In a few north metro cities, last week's elections brought upsets for mayor or city council. For others, they meant an affirmation of the status quo.
In Ramsey, Sarah Strommen unseated Mayor Bob Ramsey. Strommen is a City Council member who challenged others on the council over millions of dollars spent on city-financed development deals.
Strommen said Thursday her sense is that voters were motivated by dissatisfaction about the city's image, how members of the council work together and concerns about how involved the city should be in guiding development there. Ramsey has been the target of complaints over its handling of its COR development -- the city-owned remains of a failed Town Center project.
"There was an issue about image of the city, the image of discord that was here," she said. "I think people are wanting to see a city and a council that are functioning together instead of having so much negativity."
Another council member, Colin McGlone, lost his seat to challenger Mark Kuzma. Chris Riley and John LeTourneau are the other newcomers to the council. Riley won the seat Strommen vacated to run for mayor, and LeTourneau took over for Jeff Wise, who lost out to him and Joe Field in the August primary.
In Crystal, Jim Adams upset Mayor ReNae Bowman, while incumbent City Council Member Julie Deshler retook her seat. Casey Peak and Laura Libby won two other seats. Of the three, only Libby's seat was contested.
In recent years, Crystal has seen conflict over expenditures on city services, culminating in an announcement last year that it intended to withdraw from its partnership with New Hope to fund and operate the West Metro Fire Rescue District. The two cities agreed on a new arrangement in June after six months of sometimes contentious discussion. Adams, a paid on-call firefighter and president of the Firefighters Relief Association, said he hopes to moderate relations inside and outside of City Hall. That issue was at least a part of Adams' decision to run.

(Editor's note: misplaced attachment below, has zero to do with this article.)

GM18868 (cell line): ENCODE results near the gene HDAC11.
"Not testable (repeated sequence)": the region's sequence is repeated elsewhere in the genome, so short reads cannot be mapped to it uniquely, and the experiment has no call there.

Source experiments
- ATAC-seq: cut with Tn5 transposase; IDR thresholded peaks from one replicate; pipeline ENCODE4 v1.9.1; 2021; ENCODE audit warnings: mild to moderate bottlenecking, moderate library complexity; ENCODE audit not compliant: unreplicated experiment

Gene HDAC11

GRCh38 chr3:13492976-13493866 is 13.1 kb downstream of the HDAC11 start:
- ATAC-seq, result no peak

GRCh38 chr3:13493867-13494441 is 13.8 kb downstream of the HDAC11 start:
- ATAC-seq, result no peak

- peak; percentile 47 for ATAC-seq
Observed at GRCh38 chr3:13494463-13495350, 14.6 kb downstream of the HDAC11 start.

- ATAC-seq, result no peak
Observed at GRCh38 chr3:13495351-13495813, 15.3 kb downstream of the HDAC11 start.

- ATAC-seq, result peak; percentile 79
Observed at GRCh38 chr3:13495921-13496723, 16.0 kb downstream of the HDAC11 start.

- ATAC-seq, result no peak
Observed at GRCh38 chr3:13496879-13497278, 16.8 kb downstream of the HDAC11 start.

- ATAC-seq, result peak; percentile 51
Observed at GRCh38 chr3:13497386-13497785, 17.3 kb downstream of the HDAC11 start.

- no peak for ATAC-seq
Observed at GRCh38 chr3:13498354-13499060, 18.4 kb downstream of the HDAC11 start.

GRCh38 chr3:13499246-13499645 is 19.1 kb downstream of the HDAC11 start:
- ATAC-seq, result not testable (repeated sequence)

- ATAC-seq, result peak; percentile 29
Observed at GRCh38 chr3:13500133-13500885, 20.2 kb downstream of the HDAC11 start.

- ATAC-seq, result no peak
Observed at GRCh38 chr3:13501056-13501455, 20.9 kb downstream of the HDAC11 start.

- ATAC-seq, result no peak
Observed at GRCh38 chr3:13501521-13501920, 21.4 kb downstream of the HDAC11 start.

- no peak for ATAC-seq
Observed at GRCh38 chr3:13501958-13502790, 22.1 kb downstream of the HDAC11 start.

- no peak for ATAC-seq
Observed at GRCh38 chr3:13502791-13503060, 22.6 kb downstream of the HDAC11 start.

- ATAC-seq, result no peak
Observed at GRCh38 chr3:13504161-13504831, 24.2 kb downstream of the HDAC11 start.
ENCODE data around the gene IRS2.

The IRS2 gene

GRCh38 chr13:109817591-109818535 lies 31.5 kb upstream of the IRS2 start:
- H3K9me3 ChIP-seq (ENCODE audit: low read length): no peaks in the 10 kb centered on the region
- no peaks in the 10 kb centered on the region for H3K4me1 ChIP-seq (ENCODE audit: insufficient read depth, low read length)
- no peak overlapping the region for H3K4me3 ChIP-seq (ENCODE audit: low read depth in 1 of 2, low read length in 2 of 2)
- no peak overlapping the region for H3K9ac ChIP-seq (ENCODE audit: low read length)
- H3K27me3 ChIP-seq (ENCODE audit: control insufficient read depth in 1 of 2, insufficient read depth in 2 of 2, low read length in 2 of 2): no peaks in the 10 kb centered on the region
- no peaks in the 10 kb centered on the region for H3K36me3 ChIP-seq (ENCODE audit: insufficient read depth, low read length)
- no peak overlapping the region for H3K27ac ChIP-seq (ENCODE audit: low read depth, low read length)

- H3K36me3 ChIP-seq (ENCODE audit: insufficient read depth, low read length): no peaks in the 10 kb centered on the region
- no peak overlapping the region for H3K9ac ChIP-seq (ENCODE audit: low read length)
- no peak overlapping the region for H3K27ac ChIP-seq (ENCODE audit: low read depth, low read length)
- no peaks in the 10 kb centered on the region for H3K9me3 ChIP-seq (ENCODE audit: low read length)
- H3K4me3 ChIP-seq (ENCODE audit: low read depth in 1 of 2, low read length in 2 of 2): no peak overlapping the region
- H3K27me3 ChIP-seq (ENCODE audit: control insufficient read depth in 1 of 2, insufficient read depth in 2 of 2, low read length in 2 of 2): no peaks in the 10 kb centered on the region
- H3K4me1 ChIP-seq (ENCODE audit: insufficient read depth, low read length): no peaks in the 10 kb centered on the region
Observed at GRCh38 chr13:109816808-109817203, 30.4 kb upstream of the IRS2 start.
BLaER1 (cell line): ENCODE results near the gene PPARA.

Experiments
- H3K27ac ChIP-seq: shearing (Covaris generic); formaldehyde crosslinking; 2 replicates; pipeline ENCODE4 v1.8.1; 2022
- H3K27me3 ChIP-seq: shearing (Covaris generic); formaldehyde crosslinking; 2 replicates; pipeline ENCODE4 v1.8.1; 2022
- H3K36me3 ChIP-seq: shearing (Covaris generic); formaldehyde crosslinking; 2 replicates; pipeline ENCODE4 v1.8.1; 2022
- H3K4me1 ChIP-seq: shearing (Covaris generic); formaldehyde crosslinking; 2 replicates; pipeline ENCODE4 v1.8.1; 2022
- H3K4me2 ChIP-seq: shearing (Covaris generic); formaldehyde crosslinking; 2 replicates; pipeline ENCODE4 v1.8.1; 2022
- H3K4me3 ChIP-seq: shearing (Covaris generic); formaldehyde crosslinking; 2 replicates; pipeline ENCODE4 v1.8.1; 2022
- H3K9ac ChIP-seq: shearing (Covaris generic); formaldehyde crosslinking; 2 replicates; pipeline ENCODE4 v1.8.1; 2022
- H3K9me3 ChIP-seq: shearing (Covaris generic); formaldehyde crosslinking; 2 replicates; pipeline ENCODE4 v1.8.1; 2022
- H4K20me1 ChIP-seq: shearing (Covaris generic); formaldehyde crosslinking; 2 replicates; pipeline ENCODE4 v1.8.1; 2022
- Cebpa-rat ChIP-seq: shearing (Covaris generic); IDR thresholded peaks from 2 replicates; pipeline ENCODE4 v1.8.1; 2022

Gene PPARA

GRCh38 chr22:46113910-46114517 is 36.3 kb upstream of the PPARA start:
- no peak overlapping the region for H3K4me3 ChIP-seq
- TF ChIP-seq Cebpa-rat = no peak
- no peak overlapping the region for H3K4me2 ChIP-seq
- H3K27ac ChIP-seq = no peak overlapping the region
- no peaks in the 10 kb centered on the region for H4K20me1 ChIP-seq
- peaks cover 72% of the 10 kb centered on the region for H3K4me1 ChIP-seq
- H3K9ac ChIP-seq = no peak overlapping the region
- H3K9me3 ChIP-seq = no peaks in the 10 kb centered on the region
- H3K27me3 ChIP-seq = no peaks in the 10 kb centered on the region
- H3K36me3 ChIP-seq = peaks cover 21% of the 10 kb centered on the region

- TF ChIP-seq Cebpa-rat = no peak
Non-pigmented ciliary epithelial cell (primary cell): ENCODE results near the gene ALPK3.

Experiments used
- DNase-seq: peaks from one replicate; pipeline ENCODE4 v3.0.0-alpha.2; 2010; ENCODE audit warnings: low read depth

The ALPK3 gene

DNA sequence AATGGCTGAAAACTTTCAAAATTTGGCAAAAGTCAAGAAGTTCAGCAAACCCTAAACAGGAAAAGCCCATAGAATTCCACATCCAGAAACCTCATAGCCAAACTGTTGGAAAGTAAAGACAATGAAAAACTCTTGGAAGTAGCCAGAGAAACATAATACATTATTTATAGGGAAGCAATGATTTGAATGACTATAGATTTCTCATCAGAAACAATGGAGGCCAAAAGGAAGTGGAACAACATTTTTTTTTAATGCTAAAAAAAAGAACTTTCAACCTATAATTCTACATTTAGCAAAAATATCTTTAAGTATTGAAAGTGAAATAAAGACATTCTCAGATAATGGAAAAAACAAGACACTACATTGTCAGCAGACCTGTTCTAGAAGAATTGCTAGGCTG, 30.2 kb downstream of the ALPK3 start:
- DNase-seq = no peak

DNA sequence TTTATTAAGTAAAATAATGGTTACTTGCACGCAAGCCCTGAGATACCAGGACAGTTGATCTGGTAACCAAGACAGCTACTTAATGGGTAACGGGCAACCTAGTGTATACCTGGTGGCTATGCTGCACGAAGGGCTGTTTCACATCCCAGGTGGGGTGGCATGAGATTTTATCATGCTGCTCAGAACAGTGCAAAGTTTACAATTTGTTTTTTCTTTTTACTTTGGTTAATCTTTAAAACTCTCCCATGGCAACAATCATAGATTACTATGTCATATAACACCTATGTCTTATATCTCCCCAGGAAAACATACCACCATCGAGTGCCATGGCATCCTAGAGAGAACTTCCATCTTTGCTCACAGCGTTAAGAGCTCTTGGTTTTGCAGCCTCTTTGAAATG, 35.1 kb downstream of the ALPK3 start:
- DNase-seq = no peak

Adams said he hopes to create more opportunities for residents to have their voices heard, in and out of the council chambers.
Champlin also will see a change in leadership. With the departure of Mayor Mark Uglem, who mounted a successful GOP run for the Minnesota House, City Council Member ArMand Nelson won a three-way race for the city's top job. He narrowly defeated council colleague Greg Payer and homegrown businessman Ryan Sabas. Kara Terry and Bruce Miller won the seats that Nelson and Payer vacated to run for mayor.
In St. Francis, incumbent Jerry Tveit handily defeated William Gardner for a third term as mayor. One of the two seats went to an incumbent: Tim Brown won another term after losing in 2010 and then being appointed in 2011 to fill out the position vacated when LeRoy Schafer resigned from the council. Another incumbent, Jeff Sandoval, had a different fortune, coming in third after Mike Haggard.
In other cities, the election brought little or no change.
• In Blaine, for example, Mayor Tom Ryan and incumbent City Council Members Dick Swanson, Russ Herbst and Mike Bourke all were swept back into office; Ryan and Herbst were unopposed, while Swanson and Bourke handily defeated their opponents.
• The same thing happened in Andover, where Mayor Mike Gamache ran unopposed and Council Members Michael Knight and Sheri Bukkila easily won back their seats. Tony Howard, who was appointed last year to finish out Don Jacobson's term, won that seat.
• In Brooklyn Park, incumbents Mike Trepanier and Peter Crema both reclaimed their seats on the City Council. City blogger and former Minnesota House member John Jordan won the open seat created by the retirement of Dean Heng. Jordan defeated former Council Member Terry Gearin, whose wife, Council Member Jeanette Meyer, died last spring.
• In East Bethel, where the past two years have been marked by discord over the city's sewer and water project, Mayor Richard Lawrence won a second term, defeating challenger Tanner Balfany. The two council members whose terms were ending chose not to run again; their seats were taken by Tom Ronning and Ron Koller, both of whom opposed the project.
Maria Elena Baca • 612-673-4409